The Good Shepherd, Robert De Niro’s second film under his direction, claims to relate the tale of the formation of the CIA during the height of the Cold War. The film is a powerful yet patience-demanding production that will have some spectators sitting up in riveting fascination while others wriggle restlessly in their seats. It is loosely based on the lives of two intelligence operatives, James Jesus Angleton and Richard M. Bissell Jr. The Good Shepherd relies on ambiance and dialogue, as well as the patient goodwill of its viewers, to convey its message. At 168 minutes long and with little actual action to speak of, “The Good Shepherd” is admittedly not the easiest sell for a large audience.

Played by Matt Damon, Edward Bell Wilson is a skilled counterintelligence agent. The Bay of Pigs disaster in the spring of 1961 and the theory that an agency mole must have informed the Cubans of the American government’s invasion plan serve as the film’s framing devices. The film covers Edward’s life as it shifts between the 1940s and the 1960s, contrasting his early ardent loyalty with the paranoid, lonely, and resentful man he becomes later in life. “The Good Shepherd” is a concise examination of a guy who understands the importance of family, love, friendship, and parenting but substitutes them for patriotism and duty.

Wilson is a man who, in many respects, is the perfect fit for the life of dedication and solitude that espionage work, by its very nature demands, and is almost entirely devoid of humour and emotions. He hardly smiles once throughout the narrative, and he spends so much time at work that he doesn’t see his wife or small kid for extended periods of time. Wilson is undoubtedly one of the least likeable movie heroes in recent memory, or at least he would be if Damon hadn’t successfully portrayed the kind of puppy fragility that makes us care about the character. Even though we are aware that he has dedicated his life to a cause he believes to be good and honourable, we find it difficult to support the way he treats his wife and family. However, Damon is able to demonstrate to us that Wilson is not overly pleased with himself either and that he would live a different life if only he could escape his own skin and begin again. However, he is unable to achieve this, so he is stuck with his fate. He stays faithful to what he is capable of doing and hopes that the gods may grant him some forgiveness in the end. Damon never gives us more information about the character than we absolutely need to know since he keeps his cards so close to his chest. Wilson may occasionally be evaluating his life, but the filmmakers don’t feel the need to outright give us all the specifics. The real drama is in what’s going on behind those spectacled eyes.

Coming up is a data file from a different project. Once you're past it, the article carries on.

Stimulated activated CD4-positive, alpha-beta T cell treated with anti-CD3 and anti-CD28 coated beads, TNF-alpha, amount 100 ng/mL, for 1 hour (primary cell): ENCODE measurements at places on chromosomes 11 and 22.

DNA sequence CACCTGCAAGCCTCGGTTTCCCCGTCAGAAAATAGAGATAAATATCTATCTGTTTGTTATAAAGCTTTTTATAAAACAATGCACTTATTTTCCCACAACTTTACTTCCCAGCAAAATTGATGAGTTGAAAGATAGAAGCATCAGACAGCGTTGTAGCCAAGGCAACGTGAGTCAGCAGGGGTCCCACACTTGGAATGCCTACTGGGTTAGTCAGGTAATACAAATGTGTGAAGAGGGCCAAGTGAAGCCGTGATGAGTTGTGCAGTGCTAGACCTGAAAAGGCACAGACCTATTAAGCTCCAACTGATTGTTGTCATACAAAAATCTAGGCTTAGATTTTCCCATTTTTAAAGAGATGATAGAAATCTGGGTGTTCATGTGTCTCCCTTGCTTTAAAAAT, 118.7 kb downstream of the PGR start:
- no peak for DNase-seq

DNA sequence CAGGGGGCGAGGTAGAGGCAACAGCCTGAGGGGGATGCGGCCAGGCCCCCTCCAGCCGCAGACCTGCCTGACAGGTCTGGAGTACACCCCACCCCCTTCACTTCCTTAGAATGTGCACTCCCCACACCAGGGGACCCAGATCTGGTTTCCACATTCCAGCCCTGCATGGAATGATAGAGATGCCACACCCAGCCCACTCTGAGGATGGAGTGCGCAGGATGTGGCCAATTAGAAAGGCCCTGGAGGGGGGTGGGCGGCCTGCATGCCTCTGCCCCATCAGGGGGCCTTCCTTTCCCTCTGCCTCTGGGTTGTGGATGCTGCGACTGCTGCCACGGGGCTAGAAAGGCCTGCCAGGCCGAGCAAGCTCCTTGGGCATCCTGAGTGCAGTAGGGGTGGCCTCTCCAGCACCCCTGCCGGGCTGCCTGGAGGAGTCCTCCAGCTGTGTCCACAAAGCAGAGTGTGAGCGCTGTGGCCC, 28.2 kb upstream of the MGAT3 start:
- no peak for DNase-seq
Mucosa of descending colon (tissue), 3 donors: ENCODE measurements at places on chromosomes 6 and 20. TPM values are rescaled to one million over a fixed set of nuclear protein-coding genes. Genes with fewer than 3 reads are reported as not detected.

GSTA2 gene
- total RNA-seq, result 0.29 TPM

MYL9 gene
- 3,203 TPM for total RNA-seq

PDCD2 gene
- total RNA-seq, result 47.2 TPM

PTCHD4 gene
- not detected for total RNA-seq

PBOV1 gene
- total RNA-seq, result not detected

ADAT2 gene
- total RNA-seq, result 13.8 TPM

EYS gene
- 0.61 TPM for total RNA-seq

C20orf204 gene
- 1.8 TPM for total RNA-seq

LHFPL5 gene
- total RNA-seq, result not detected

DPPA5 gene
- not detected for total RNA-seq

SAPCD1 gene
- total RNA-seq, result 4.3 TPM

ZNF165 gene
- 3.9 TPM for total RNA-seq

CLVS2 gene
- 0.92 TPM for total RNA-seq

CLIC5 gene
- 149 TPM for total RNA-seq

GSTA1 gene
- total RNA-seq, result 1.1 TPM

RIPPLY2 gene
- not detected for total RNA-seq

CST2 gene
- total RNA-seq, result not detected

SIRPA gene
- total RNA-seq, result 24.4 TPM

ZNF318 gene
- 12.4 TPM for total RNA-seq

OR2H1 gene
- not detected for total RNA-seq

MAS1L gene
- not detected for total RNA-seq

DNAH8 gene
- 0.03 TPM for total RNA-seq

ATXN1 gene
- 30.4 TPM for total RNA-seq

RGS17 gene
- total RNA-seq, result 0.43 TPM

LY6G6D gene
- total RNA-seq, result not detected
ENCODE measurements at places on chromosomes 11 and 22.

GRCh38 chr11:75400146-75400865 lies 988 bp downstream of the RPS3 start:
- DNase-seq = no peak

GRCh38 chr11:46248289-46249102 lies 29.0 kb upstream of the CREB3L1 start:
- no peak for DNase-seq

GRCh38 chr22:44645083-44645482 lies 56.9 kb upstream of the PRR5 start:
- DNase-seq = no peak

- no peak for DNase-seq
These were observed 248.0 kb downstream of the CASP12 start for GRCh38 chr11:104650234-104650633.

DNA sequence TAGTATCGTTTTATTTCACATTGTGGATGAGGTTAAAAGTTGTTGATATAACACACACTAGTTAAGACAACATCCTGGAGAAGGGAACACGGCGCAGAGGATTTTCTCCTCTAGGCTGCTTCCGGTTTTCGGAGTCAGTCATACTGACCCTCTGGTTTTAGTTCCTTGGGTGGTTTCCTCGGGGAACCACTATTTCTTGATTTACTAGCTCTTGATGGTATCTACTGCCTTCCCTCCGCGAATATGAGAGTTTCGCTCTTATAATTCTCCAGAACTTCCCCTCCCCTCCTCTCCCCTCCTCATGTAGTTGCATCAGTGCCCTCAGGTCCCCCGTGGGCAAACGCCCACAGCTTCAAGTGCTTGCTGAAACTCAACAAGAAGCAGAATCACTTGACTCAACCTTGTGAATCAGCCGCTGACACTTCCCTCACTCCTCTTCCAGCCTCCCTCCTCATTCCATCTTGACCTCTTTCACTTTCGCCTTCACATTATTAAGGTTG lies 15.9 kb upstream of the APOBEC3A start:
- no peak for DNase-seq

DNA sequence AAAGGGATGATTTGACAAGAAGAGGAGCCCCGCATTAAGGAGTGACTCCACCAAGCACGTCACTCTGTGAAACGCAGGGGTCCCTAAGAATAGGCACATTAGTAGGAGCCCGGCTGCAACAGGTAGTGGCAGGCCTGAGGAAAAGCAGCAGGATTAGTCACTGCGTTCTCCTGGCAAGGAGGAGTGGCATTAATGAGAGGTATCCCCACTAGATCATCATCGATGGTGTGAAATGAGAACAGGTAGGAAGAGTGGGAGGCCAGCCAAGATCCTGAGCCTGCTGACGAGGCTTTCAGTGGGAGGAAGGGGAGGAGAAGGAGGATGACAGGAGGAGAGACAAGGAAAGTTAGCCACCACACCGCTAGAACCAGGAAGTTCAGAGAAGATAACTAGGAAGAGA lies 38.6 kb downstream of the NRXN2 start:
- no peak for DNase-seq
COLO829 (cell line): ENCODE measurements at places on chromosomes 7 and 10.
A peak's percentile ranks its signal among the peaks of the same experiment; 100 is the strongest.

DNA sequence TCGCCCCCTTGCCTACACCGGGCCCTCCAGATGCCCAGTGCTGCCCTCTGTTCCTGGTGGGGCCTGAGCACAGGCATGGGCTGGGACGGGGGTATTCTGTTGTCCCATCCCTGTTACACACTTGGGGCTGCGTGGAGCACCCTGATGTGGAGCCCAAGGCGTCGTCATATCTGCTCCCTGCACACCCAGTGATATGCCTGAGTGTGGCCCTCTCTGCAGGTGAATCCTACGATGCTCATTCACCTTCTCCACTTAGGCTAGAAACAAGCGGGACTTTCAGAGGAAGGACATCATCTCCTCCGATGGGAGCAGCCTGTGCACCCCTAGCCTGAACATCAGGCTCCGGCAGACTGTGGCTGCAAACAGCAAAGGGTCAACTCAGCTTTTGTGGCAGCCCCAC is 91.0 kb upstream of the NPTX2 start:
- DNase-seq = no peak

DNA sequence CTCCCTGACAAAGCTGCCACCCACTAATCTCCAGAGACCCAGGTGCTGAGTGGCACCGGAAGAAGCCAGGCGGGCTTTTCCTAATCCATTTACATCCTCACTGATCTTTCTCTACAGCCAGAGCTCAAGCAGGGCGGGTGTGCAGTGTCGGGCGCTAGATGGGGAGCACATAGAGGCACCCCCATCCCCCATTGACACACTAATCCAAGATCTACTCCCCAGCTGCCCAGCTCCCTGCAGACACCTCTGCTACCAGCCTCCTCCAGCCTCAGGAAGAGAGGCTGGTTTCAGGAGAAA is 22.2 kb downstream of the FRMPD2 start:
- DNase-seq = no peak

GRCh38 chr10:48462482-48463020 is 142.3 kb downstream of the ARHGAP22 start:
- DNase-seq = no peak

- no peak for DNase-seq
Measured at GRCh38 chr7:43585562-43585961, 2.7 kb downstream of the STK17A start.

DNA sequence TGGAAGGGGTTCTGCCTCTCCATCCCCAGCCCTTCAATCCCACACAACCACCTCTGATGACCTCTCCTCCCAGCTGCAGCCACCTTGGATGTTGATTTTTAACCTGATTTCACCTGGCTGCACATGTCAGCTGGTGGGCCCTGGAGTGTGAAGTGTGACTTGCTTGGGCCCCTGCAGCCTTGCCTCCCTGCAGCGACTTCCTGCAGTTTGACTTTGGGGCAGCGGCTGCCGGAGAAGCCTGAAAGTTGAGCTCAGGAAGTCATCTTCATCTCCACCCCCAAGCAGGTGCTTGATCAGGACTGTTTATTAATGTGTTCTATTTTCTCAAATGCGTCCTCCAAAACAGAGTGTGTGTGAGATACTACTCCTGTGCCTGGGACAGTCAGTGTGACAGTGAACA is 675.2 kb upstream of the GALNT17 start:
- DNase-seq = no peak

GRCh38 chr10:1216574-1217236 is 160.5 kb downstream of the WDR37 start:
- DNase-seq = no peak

De Niro has chosen to concentrate on the characters and conversation and simply hope that his audience would follow along with him in his film rather than making it for the action crowd. As a director, he gives the narrative a calm, sombre tone to better reflect the demeanour of his lead character. Cinematographer Robert Richardson employs a flat colour scheme for the scenes set in the present and a warm, sepia-toned look for those set in the past to create a sense of contrasted emotions. 

De Niro excels at meticulously, almost microscopically dissecting Edward’s existence as an intelligence officer. This man’s entire soul is exposed for everybody to see. It enables the viewer to appreciate him while yet feeling sorry for him. It is arguably the best espionage exploration in film history. The fundamental essence of this character is known to us.

Take a look at the numerous great scenes in which the CIA lab experts methodically examine a grainy black-and-white photo and a subpar audio clip. It is an intricate study that functions as a microcosm for the entire film. It is clear that De Niro’s famous commitment to character detail has carried over to his filmmaking. Everything worthwhile in “The Good Shepherd” is found in the small details—the fleeting glances, the awkward silences, the verbal cues and hints.

The Good Shepherd is not a spy movie, but rather a depiction of a guy who is slowly following in his father’s footsteps. He never permitted himself to live for himself while serving his country. While America was able to prosper, his own enjoyment of life was stunted, and he was left with no choice but to watch all that was positive about it gradually pass into history.